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John Roughan: Solomons' Spirit World!

Solomons' Spirit World!

John Roughan
20 June 2005

Solomon Islanders' spirit world in the 21st century remains alive and well. It continues to operate in many people's lives and is as real as the wind that plays in the trees. No one doubts the reality of an unseen wind. At any time, night or day, it touches the face, moves through tree branches, and be as gentle as a whisper upon the skin. Never seen but real as anything in life we touch, smell or hear. Such a reality taken for granted but it presents a pale picture of how island people think of that other dimension, the spirit world which fills their waking day.

It's hard for the typical foreigner living in the Solomons to think, much less accept, the reality of a spirit world. John Kennedy, for instance, once president of America, is long since dead. His influence, perhaps some of his words could, plays no part in today's events. Once dead, always dead! In Melanesia, however, things are not quite that cut and dry.

The Catholic Church, at least once a year, takes upon itself a Melanesian mantel. On All Souls Day, 2 November, for instance, she pays special attention to all who have departed this earth. The day before, 1 November, however, the Church honours its special heroes, those she calls Saints. Those are men and women who bear the large 'S'--St. Luke, St. Lucy, St. George, St. John, etc.--but especially all those unsung heroes which carry a small 's', our friends and relatives.

But it's the next day, 2 November, that the Church seeks to remember special people as well, our ancestors. They are those who died, haven't quite made it to heaven but still are interested in what we do with our lives here and now. What I think the Church is saying: don't be so cock sure that the only reality is what our eyes, ears and senses tell us. There are other realities that at least we should check out and not be so dismissive of.

And that brings up the justice system that operates in the Melanesian heart. That's the local restorative justice system that places heavy emphasis on restoring broken relationships, mending hearts and returning a healthy balance among people who have offended each other or were even mortal enemies.

Our present Justice System--police, courts, judges, prisons, etc which currently operates so strongly in today's Solomon Islands history--had been sorely missing in the recent past. For the past twenty years or so, this Justice System was gravely weakened for a number of reasons. Sometimes it was due to poor police work, at others the courts and judges were presented poor evidence or none at all and when finally judged guilty, serious criminals seemed to walk free.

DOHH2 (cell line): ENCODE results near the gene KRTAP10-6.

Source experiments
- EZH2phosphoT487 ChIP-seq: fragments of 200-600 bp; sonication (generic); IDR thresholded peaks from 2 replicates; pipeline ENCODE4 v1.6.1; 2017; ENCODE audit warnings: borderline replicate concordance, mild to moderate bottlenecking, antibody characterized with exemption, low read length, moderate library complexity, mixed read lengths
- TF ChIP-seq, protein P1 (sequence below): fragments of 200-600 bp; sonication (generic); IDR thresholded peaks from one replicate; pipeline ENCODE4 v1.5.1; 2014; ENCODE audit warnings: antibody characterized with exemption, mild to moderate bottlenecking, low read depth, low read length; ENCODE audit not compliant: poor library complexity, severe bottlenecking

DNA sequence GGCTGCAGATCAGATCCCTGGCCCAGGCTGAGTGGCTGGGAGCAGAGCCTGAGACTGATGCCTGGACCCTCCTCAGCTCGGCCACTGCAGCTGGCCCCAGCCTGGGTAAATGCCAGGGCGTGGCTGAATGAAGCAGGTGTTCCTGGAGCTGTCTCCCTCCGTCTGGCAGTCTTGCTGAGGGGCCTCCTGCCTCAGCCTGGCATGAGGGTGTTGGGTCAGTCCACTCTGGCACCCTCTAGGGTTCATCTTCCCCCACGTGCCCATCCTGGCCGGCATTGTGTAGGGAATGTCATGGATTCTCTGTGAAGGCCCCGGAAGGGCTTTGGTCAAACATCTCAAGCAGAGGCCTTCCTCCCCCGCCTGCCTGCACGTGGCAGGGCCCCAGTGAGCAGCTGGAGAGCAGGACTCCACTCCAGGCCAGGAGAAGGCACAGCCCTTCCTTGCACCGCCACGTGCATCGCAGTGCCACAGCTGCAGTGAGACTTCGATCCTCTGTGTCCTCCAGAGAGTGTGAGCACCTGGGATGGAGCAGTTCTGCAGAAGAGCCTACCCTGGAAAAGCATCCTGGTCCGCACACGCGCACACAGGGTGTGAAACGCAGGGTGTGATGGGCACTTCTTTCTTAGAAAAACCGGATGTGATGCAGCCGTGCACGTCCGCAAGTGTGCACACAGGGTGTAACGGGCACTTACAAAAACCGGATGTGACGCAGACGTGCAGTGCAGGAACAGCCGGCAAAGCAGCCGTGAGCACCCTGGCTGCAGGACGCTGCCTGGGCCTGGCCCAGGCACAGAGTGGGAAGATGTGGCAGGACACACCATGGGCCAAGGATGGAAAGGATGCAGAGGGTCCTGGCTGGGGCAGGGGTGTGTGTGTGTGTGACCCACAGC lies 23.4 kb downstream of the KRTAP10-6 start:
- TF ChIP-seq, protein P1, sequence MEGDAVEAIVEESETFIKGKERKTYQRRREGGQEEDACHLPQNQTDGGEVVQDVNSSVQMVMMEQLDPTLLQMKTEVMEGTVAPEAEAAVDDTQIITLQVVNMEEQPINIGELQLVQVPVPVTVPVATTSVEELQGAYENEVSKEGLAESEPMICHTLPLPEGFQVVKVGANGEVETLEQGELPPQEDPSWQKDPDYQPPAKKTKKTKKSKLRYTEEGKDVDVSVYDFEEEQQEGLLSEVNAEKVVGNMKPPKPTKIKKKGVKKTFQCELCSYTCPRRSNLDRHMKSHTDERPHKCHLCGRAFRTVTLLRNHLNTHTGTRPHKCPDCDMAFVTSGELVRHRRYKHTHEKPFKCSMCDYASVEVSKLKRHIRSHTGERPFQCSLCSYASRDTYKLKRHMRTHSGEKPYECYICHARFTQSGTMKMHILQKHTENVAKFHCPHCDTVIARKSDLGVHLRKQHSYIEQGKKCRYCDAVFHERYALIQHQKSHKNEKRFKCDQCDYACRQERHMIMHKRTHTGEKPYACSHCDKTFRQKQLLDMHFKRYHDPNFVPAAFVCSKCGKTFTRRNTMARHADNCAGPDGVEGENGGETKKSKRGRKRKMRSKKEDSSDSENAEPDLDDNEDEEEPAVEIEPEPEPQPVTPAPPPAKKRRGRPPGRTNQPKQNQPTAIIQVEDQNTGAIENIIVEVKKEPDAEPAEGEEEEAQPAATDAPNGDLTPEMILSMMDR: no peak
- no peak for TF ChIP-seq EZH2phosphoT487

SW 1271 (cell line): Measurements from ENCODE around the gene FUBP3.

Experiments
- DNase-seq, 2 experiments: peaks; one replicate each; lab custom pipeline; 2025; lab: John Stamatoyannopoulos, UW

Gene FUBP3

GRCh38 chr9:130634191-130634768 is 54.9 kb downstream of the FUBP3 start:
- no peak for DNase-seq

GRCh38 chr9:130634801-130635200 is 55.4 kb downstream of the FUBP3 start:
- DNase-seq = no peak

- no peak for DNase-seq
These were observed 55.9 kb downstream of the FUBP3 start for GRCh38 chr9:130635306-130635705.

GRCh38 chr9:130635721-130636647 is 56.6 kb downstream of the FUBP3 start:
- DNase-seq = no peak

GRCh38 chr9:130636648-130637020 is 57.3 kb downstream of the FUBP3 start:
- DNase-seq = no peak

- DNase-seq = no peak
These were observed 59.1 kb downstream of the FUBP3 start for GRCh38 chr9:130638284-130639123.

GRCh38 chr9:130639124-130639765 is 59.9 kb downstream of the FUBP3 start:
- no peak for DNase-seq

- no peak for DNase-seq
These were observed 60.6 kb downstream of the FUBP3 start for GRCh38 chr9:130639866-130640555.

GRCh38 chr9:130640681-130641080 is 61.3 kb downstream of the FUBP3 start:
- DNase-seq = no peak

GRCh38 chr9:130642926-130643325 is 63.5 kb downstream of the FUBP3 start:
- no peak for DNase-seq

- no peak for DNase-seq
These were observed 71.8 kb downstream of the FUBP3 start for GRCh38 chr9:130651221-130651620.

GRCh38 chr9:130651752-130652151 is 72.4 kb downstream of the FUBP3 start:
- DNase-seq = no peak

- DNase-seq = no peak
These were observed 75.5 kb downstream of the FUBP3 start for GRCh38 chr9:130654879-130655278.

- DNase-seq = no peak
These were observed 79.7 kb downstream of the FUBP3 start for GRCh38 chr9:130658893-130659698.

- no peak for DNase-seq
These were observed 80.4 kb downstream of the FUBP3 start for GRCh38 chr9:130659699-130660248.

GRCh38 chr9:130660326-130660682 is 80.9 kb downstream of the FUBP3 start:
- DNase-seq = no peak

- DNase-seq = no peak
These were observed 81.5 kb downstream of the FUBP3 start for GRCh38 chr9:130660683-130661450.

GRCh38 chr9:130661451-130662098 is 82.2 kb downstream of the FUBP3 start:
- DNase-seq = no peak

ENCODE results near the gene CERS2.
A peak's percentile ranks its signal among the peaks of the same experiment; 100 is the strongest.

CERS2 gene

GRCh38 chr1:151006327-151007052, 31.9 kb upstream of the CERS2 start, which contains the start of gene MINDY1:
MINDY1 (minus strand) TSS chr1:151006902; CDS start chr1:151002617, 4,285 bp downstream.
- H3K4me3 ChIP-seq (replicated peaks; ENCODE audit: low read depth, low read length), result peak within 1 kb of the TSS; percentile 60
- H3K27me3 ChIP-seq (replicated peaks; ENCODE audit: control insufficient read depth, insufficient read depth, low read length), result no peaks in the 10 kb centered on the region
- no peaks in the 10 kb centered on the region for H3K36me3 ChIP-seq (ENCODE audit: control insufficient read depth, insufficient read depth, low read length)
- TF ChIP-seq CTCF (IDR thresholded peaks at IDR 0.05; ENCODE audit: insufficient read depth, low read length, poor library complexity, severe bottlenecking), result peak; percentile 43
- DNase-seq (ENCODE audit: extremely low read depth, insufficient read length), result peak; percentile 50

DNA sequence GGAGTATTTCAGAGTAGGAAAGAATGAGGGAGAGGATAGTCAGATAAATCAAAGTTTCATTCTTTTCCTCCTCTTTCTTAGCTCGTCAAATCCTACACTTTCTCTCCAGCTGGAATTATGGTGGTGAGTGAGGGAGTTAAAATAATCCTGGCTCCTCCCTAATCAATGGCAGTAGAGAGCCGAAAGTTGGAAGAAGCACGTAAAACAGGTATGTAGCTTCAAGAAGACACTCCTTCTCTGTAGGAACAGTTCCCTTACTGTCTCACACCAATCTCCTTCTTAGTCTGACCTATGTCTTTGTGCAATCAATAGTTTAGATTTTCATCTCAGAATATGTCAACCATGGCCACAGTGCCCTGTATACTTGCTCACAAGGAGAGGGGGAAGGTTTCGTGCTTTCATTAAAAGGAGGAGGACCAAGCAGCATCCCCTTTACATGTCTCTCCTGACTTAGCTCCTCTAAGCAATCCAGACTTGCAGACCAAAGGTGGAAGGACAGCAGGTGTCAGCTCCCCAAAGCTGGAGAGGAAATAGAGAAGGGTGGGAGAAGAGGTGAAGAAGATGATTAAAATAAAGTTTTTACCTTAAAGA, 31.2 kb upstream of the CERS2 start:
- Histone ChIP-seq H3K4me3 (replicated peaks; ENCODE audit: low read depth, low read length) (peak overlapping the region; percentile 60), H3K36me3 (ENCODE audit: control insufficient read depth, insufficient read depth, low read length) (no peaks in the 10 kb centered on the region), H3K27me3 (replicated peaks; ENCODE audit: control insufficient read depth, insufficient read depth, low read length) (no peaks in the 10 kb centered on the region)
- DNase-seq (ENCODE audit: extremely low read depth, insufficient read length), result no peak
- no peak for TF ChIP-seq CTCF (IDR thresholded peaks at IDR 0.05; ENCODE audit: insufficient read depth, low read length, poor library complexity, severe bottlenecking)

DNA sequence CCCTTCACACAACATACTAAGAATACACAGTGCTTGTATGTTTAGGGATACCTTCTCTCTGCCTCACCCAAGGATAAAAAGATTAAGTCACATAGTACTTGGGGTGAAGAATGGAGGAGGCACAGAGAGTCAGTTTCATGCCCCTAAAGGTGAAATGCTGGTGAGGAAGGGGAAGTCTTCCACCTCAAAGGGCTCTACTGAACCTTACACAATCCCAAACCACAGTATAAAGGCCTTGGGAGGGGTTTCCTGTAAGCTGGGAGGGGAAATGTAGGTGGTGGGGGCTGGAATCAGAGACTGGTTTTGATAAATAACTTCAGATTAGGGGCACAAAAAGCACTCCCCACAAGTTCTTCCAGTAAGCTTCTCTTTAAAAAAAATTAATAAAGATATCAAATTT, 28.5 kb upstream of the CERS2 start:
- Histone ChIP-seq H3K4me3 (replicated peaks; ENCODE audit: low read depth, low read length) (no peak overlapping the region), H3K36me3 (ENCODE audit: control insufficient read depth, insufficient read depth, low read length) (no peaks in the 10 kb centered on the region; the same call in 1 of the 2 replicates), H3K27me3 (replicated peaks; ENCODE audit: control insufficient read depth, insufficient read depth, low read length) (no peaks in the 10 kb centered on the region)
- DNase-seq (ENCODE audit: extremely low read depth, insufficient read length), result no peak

Now, however, the nation witnesses a strong Justice System. But as good and needed as this is, island people need another kind of Justice System whose major work is to mend broken relationships, fix deep personal hurt and restore communal trust. Many times sending an offender, especially a young one, to prison does little to mend communal harmony.

Of course serious crimes of murder, grave bodily harm, rape, home arson, major theft, etc. require the Justice System of police, courts, judges, etc. However, the bulk of conflicts between people, internal tribal hurts, difficulties among different village groups, etc. need the healing power of the Restorative Justice System.

Since 2002, SIDT has been sharing a Restorative Justice Program with police personnel, religious bodies, village groups, Rove prisoners, students, etc. Over these years, more than 2,500 people have found great benefit in the course because its major aim is to show how to bring about reconciliation, mend broken relationships and reduce conflict situations.

Both systems--Criminal Justice and Restorative Justice systems--are needed within Solomon Islands. They complement each other! The Criminal Justice System is vitally needed to keep the nation going in the right direction. But the Restorative Justice System plays a vital role as well. In Melanesian, Polynesian and Micronesian hearts putting right broken relationships is not only for the living but for the ancestors as well.

The Criminal Justice System's major goal responds to the needs of the law. The Restorative Justice System's goal, however, brings communities back in balance, reconciles aggrieved persons and groups, and recovers the foundation for mutual respect once again. The nation should rejoice that both these systems remain alive and well in modern day Solomons.


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